IBM Patents

Number Of IBM Blockchain Patents Has Grown By 300%

It is now emerging that IBM has been investigating new applications of blockchain technology in the last year. Consequently, the technology-focused company has increased the number of blockchain patents. For clarity, a patent is considered to be an official document issued by a government to restrict other parties from using the invention, intellectual property, or idea without a prior written agreement.

According to Ginni Rometty, chairman, IBM:

“IBM is committed to leading the way on the technologies that change the way the world works – and solving problems many people have not even thought of yet. Our clients and their customers are the beneficiaries of these innovations, particularly our leadership in AI, cloud, blockchain, and security for business.”

Patents on Network Security and Database Management

Some of the patents filed by IBM in 2019 include one that focuses on network security and another that seeks to streamline management of traditional databases. A short description of the patent focusing on network security using blockchain technology notes that the security of a data log while employing monitor security protocols can be ensured using a “combination of hardware and software configurations.”

On database management, the patent notes that:

“Database management systems (DBMSs) are typically configured to separate the process of storing data from accessing, manipulating, or using data stored in a database. DBMSs often require tremendous resources to handle the heavy workloads placed on such systems. As such, it may be useful to manage a DBMS using blockchain technology.”

As of June 2019, the top companies in the United States with the highest number of blockchain patents were led by IBM, Bank of America, MasterCard, and Intel with 108, 52, 43, and 53 patents respectively.

Jesse Lund and CTO Yong Departure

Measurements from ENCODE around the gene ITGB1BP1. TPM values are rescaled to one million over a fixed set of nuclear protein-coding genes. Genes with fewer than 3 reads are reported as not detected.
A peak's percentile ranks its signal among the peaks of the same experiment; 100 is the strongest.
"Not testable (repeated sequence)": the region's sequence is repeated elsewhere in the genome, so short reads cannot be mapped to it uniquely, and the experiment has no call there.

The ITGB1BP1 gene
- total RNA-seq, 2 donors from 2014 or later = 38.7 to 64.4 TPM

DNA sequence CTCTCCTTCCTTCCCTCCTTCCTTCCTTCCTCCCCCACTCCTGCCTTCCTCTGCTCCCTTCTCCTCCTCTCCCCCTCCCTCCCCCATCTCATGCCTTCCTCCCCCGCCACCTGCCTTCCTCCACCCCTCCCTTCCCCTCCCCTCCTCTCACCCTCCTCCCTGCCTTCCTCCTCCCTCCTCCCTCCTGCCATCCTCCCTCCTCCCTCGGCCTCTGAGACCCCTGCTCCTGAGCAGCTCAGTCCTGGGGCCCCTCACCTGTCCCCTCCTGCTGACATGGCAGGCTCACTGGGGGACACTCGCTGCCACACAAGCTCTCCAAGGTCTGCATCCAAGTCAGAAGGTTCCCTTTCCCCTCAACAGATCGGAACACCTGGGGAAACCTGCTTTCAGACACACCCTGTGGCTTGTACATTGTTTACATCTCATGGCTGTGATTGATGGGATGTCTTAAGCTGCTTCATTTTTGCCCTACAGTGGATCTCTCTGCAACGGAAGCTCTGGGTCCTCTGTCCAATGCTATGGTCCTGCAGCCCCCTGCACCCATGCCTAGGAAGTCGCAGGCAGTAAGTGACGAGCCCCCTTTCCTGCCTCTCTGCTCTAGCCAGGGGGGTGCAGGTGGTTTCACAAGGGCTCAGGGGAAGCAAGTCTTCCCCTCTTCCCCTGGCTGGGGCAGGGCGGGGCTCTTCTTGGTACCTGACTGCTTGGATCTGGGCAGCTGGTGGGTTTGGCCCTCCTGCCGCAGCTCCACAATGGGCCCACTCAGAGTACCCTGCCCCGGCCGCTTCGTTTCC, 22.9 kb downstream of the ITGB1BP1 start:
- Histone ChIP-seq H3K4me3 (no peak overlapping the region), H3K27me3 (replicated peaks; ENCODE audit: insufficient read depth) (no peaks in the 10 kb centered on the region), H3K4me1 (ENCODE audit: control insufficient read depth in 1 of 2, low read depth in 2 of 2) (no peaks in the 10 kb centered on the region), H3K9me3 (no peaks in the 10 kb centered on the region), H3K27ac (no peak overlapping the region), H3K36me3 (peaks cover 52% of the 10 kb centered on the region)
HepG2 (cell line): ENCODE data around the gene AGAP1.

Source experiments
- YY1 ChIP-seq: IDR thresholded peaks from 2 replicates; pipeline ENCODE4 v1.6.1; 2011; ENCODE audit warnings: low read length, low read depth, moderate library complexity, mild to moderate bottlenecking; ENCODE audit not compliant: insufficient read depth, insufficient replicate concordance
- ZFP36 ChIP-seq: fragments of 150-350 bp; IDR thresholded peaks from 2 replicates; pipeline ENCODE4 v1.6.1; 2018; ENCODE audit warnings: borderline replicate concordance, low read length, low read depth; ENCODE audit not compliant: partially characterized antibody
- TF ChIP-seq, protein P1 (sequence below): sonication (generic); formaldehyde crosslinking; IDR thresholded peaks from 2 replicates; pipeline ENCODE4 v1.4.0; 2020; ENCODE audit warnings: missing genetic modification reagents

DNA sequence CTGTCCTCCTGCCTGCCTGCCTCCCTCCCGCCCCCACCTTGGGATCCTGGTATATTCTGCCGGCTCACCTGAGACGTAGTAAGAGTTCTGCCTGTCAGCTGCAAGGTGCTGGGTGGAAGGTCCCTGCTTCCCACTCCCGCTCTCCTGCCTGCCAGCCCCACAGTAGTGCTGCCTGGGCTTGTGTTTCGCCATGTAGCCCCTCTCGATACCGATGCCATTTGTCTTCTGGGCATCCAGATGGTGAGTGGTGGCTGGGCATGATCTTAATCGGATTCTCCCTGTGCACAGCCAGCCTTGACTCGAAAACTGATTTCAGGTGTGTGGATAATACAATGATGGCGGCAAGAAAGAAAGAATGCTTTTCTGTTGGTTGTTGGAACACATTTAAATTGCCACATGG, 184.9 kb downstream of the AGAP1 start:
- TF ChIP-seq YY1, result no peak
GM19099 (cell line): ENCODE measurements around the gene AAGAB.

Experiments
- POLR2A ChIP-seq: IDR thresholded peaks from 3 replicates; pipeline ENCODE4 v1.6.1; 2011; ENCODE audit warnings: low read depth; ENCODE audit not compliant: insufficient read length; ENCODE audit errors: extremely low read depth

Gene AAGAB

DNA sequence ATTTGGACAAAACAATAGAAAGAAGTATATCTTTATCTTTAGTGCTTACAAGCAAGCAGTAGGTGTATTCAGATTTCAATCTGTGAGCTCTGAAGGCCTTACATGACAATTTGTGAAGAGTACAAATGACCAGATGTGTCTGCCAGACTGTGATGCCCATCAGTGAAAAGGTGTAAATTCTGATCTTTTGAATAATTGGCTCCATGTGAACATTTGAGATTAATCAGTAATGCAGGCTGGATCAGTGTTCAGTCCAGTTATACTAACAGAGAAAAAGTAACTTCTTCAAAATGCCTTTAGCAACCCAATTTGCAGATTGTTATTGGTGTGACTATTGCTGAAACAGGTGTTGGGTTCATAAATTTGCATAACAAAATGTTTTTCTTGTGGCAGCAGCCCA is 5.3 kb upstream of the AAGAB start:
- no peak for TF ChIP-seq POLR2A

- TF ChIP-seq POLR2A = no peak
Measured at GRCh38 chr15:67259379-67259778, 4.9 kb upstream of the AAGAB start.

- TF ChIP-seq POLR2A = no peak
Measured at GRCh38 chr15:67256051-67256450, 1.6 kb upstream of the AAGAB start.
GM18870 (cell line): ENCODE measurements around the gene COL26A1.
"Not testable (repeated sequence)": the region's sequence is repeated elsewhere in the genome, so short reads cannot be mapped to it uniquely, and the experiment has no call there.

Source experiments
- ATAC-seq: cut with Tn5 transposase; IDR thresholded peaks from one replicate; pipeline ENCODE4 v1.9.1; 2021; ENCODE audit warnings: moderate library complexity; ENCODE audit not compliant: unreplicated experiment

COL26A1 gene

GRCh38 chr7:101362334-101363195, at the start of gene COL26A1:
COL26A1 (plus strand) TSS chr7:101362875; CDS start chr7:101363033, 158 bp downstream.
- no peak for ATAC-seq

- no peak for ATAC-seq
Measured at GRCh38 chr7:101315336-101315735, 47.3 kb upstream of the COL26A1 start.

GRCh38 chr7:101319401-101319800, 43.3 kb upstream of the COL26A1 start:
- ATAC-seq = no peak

Unfortunately, the rate of filing patents or even bringing the filed patents to life is likely to slow down given the departure of two key individuals from IBM.

The first to leave was Jesse Lund who headed IBM’s blockchain department that sought to streamline the financial services sector and virtual currencies. Lund left in May but said that he is “still optimistic about payments innovation using blockchain.” He formerly worked in the banking sector and was keen on exploring central bank virtual currencies, stablecoins, among other crypto uses in the enterprise sector.

Notably, Jesse led the World Wire network developed by IBM to tackle cross border payments by using the Stellar blockchain network. Before his departure, the former banker had already courted six financial institutions including South Korea’s Bank Busan and Banco Bradesco in Brazil.

It is worth noting that IBM’s World Wire is available in 72 countries and supports 47 currencies. However, according to Jed McCaleb, Stellar’s co-founder, it’s unlikely that the departure of Lund will hurt the cooperation between Stellar and World Wire. A few weeks after Lund’s departure, IBM’s CTO, Stanley Yong, left further crippling IBM’s push to use blockchain technology in the financial sector. Yong headed the Central Bank Digital Currency Solutions.

Unfortunately, with the departure of Yong and Lund, it will take a little longer for IBM to develop the pile of patents into tangible products and or services. Also, since Lund was at the center of the World Wire and Stellar partnership, it’s unclear whether IBM will stay committed to using the Stellar blockchain platform.